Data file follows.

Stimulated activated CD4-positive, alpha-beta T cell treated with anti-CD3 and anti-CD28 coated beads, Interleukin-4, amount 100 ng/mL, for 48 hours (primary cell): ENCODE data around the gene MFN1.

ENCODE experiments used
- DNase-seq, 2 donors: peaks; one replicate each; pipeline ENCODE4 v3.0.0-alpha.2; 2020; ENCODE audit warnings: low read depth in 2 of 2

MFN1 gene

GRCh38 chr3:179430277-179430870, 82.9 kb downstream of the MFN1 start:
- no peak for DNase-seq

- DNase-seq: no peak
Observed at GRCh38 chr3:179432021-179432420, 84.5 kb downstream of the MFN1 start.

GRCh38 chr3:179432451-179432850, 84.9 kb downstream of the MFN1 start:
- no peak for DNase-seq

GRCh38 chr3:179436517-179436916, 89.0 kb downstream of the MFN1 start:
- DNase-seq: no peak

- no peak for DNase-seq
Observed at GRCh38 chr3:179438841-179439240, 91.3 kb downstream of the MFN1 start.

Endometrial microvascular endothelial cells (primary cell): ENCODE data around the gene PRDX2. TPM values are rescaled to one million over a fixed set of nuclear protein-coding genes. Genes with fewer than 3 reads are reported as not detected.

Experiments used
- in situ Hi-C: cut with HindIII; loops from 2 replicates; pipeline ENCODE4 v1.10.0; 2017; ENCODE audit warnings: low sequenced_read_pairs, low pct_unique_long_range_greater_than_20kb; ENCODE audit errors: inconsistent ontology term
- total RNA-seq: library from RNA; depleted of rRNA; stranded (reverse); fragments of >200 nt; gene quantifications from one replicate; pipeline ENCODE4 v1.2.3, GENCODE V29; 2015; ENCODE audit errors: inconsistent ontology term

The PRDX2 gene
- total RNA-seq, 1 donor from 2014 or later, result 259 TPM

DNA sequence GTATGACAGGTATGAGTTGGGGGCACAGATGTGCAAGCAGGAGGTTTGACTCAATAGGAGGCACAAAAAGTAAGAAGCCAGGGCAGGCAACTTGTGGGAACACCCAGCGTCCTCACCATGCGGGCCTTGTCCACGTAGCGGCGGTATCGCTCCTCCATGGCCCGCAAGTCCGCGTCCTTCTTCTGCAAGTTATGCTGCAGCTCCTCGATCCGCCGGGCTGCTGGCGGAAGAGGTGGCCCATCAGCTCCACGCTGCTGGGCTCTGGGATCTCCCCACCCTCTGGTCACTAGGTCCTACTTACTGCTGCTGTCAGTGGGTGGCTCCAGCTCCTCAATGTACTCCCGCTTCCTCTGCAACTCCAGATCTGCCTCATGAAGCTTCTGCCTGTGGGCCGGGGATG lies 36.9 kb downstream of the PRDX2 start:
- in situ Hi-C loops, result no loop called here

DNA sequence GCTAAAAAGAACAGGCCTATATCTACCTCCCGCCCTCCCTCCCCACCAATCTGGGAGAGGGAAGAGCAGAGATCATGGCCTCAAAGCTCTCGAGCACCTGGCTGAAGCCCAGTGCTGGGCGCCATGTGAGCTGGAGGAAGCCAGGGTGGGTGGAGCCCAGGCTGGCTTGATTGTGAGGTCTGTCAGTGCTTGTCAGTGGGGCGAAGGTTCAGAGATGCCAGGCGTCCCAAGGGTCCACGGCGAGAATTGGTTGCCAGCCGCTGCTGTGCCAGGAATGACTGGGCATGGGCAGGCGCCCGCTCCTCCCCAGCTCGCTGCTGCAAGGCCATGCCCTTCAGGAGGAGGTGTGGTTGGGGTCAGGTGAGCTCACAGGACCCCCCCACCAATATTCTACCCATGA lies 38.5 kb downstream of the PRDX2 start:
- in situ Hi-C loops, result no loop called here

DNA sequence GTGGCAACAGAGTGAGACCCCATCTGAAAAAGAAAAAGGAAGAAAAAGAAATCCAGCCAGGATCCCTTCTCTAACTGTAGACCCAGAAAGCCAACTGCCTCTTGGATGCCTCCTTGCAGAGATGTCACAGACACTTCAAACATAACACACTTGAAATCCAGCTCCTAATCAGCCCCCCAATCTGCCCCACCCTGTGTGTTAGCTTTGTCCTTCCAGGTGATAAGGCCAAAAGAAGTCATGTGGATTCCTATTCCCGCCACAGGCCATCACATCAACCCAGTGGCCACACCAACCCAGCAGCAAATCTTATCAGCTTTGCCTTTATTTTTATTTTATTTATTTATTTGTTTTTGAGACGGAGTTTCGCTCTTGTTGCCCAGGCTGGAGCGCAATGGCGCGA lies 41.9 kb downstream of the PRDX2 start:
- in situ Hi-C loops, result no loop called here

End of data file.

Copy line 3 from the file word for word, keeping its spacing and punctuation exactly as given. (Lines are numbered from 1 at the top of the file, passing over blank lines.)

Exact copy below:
- DNase-seq, 2 donors: peaks; one replicate each; pipeline ENCODE4 v3.0.0-alpha.2; 2020; ENCODE audit warnings: low read depth in 2 of 2